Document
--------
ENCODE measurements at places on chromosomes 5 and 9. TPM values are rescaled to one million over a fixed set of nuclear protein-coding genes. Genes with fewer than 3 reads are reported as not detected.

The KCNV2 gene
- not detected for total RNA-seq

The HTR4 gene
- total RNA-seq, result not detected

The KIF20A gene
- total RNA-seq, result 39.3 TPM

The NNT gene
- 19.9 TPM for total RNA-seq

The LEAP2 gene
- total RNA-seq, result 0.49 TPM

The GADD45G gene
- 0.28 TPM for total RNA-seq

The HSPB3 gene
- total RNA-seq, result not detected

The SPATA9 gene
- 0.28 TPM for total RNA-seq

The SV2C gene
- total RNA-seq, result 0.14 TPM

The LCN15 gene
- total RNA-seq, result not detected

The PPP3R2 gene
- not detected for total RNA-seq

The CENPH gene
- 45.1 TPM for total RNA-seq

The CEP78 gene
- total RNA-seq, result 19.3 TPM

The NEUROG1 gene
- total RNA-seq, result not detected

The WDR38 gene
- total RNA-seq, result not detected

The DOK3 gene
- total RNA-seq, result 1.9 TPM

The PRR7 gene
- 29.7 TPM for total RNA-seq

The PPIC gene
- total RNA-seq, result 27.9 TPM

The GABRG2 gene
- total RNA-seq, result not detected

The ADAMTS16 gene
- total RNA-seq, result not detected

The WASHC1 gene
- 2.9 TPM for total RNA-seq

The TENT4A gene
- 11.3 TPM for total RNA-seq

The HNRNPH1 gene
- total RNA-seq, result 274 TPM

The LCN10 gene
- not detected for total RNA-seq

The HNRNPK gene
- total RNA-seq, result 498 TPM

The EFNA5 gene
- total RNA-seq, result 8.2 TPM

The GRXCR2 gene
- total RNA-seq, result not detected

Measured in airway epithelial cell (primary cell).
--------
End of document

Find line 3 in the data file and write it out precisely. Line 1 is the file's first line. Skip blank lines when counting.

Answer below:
- not detected for total RNA-seq